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Search exact word in a sentence without using CONTAINS operator

OraDev16
OraDev16 Member Posts: 105 Red Ribbon
edited Jul 20, 2022 3:13PM in SQL & PL/SQL

Hi All,

I've the following table with five records and I want to search the exact term 'auto' expecting two records to be returned (2, 5 and 6). Is it possible with like operator, instr function or regular expression. I can't use CONTAINS operator (Oracle Text Search) due to some development restrictions.

create table test(

id number,

name varchar2(100)); 


insert into test values(1,'automation increase efficiency');

insert into test values(2,'Auto');

insert into test values(3,'this record does not contain the search term');

insert into test values(4,'this is an automatic reply');

insert into test values(5,'Auto Renewal');

insert into test values(6,'Turn off auto tune');


Thank you.

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Best Answer

  • Frank Kulash
    Frank Kulash Member, Moderator Posts: 42,229 Red Diamond
    edited Jul 20, 2022 3:19PM Answer ✓

    Hi, @OraDev16

    Thanks for posting the sample data; that really helps!

    Depending on exactly what you consider to be a "word":

    SELECT   *
    FROM	 test
    WHERE	 REGEXP_LIKE ( name
    	 	     , '(^|[^[:alpha:]])auto($|[^[:alpha:]])'
    		     , 'i'	-- case insensitive
    		     )
    ORDER BY id
    ;
    

    This looks for 'auto' preceded and followed by a non-letter (if anything), so "123auto4' and 'auto,' would be included. If you want to exclude '123auto4', then use [:alnum:] instead of [:alpha:] .

    OraDev16

Answers

  • Frank Kulash
    Frank Kulash Member, Moderator Posts: 42,229 Red Diamond
    edited Jul 20, 2022 3:19PM Answer ✓

    Hi, @OraDev16

    Thanks for posting the sample data; that really helps!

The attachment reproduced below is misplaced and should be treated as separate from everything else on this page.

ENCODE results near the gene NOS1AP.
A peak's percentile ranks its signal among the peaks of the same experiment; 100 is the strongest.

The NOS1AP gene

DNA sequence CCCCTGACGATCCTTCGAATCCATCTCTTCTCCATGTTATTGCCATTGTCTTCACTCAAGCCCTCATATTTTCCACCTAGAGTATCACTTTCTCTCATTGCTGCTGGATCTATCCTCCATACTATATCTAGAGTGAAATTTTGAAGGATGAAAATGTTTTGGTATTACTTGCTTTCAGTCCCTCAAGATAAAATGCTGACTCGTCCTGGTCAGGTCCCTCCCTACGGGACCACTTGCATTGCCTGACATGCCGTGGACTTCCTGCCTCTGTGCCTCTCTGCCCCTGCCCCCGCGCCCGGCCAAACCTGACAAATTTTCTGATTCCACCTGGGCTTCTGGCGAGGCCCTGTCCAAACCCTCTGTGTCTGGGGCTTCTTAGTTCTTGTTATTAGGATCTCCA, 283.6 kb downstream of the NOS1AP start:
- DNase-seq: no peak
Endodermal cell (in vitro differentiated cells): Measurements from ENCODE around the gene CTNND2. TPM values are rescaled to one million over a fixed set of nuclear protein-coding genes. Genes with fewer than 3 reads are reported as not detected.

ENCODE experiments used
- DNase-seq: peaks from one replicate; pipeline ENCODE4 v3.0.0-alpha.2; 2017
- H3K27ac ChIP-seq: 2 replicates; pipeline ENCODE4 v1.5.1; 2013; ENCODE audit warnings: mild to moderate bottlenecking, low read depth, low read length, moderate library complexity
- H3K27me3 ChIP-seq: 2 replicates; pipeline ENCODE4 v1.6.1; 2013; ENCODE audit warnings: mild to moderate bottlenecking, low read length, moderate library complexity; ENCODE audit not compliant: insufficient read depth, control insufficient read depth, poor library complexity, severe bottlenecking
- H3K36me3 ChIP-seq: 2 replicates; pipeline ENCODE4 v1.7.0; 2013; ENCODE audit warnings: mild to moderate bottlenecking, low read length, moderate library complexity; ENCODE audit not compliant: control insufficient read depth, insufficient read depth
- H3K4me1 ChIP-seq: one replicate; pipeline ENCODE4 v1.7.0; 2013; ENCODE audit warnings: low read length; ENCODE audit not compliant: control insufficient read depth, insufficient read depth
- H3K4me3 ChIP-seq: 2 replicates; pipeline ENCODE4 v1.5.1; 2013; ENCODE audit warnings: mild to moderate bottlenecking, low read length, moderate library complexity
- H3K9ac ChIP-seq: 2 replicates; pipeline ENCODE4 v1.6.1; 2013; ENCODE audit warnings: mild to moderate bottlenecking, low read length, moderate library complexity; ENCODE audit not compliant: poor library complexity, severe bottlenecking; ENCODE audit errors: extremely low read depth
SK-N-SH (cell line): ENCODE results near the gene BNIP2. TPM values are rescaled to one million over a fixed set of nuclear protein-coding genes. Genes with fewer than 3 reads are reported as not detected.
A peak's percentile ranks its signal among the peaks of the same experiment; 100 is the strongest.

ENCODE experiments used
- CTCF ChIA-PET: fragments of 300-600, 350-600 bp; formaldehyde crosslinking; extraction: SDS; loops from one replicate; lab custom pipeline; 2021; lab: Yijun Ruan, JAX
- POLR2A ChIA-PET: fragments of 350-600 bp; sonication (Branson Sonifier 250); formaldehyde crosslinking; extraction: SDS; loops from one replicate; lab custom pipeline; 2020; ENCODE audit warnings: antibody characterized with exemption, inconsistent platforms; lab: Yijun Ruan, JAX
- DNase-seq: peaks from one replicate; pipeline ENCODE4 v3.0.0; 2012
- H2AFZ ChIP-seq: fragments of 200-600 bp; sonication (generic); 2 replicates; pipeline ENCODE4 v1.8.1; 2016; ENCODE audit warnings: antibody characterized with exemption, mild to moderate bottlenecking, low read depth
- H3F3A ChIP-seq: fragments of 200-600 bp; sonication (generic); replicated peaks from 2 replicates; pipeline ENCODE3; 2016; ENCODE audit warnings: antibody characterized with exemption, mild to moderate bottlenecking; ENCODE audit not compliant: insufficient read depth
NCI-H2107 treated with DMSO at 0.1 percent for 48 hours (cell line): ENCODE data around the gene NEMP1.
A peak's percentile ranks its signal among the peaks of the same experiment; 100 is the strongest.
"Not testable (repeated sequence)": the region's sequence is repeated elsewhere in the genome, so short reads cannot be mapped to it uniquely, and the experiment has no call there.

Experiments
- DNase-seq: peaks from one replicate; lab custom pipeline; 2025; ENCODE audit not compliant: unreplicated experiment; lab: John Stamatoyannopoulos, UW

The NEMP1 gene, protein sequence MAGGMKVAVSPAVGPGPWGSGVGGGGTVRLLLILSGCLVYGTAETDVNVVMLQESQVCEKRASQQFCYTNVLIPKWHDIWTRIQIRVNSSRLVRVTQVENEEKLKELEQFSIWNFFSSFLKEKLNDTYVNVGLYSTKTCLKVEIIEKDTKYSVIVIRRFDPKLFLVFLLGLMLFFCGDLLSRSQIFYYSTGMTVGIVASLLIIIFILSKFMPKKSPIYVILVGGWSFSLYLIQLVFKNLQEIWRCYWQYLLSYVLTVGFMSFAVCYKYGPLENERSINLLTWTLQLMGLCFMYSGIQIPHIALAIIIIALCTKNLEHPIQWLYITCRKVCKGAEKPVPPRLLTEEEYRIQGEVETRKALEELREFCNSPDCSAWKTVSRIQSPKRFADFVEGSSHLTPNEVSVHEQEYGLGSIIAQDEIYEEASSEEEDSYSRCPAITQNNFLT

Depending on exactly what you consider to be a "word":

    SELECT   *
    FROM	 test
    WHERE	 REGEXP_LIKE ( name
    	 	     , '(^|[^[:alpha:]])auto($|[^[:alpha:]])'
    		     , 'i'	-- case insensitive
    		     )
    ORDER BY id
    ;
    

    This looks for 'auto' preceded and followed by a non-letter (if anything), so "123auto4' and 'auto,' would be included. If you want to exclude '123auto4', then use [:alnum:] instead of [:alpha:] .

    OraDev16
  • OraDev16
    OraDev16 Member Posts: 105 Red Ribbon

    Thank you Frank; It's working like a charm.

  • OraDev16
    OraDev16 Member Posts: 105 Red Ribbon
    edited Aug 2, 2022 4:11PM

    Hi Frank,

    Everything remains the same except adding the following record:

    insert into test9 values(7,'Turn off *auto* tune');

    And, when I use the query:

    SELECT  *

    FROM test9

    WHERE REGEXP_LIKE ( name

      , '(^|[^[:alpha:]])Turn off auto tune($|[^[:alpha:]])'

      , 'i' -- case insensitive

      )

    ORDER BY id;

    It returns the record bearing the id # 6. I want have both id # 6 and 7. Question is how i should include special characters (!,@,#,$,%,(), * etc. ) in the query.

    Note:

    Tried putting the special characters as follows:

    '(^|[^[:alpha:]*])Turn off auto tune($|[^[:alpha:]*])'

    '(^|[^[:alpha:]]*)Turn off auto tune($|[^[:alpha:]]*)'

    But it didn't work

    Thank you.

  • Frank Kulash
    Frank Kulash Member, Moderator Posts: 42,229 Red Diamond

    Hi, @OraDev16

    Earlier, you saw how to find some given text sandwiched in between delimiters. The stuff inside the parentheses was the "bread" of the sandwich, and the text you wanted to find (e.g. 'auto') was the "filling".

    Tried putting the special characters as follows:

    '(^|[^[:alpha:]*])Turn off auto tune($|[^[:alpha:]*])'

    You tried to change the bread. What you want to do in this case is change the filling, like this:

    SELECT   *
    FROM	 test
    WHERE	 REGEXP_LIKE ( name
    	 	     , '(^|[^[:alpha:]])Turn off \*?auto\*? tune($|[^[:alpha:]])'
    		     , 'i'	-- case insensitive
    		     )
    ORDER BY id
    ;
    

    Here, '?' means the preceding sub-string is optional (that is, it may occur 0 or 1 times). Since '*' has a special meaning in regular expressions, we need to escape it (that is, use '\*' instead of '*') to treat it literally.